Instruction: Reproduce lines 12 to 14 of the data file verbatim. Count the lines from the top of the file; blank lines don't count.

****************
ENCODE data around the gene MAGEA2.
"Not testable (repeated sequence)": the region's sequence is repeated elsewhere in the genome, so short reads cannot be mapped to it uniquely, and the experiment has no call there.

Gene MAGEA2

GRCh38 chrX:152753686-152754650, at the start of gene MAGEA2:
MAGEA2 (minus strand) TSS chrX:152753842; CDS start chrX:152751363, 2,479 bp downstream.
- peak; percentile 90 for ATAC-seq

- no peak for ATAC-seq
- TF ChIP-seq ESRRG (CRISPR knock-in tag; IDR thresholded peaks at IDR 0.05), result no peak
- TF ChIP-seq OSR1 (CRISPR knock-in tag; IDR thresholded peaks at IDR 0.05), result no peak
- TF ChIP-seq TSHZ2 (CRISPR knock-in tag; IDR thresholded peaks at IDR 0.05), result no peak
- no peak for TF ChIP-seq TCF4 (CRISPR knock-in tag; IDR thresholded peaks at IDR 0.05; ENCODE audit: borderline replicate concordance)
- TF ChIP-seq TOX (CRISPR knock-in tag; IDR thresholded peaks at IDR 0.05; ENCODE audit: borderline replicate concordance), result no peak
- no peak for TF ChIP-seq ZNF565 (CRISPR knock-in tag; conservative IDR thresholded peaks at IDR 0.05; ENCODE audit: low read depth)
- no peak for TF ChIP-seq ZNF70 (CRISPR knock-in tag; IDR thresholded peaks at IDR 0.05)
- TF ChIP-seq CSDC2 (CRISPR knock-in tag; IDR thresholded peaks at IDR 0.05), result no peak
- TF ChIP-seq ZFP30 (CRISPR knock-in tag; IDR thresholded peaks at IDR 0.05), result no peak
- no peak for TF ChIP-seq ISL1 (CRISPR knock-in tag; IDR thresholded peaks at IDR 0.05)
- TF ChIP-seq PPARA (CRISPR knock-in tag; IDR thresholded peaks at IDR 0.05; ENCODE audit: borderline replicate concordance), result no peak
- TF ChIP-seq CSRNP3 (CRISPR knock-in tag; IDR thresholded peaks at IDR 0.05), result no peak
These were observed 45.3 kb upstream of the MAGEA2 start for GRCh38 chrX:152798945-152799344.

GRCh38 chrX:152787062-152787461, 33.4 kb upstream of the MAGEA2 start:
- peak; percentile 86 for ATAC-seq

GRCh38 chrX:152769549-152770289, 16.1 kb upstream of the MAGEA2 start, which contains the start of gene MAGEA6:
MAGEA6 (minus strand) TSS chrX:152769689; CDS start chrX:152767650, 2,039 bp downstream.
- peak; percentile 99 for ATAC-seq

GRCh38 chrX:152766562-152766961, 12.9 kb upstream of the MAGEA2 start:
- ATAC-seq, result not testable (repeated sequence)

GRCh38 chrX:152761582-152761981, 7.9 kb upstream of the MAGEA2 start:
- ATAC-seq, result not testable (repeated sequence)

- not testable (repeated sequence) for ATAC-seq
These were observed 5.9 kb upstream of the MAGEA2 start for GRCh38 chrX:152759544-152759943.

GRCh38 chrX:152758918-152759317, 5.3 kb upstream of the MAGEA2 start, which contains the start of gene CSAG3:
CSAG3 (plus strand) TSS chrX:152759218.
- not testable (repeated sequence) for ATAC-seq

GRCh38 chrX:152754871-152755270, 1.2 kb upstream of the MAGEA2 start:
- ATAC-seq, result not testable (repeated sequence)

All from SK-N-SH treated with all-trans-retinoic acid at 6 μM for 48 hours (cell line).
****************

- TF ChIP-seq TOX (CRISPR knock-in tag; IDR thresholded peaks at IDR 0.05; ENCODE audit: borderline replicate concordance), result no peak
- no peak for TF ChIP-seq ZNF565 (CRISPR knock-in tag; conservative IDR thresholded peaks at IDR 0.05; ENCODE audit: low read depth)
- no peak for TF ChIP-seq ZNF70 (CRISPR knock-in tag; IDR thresholded peaks at IDR 0.05)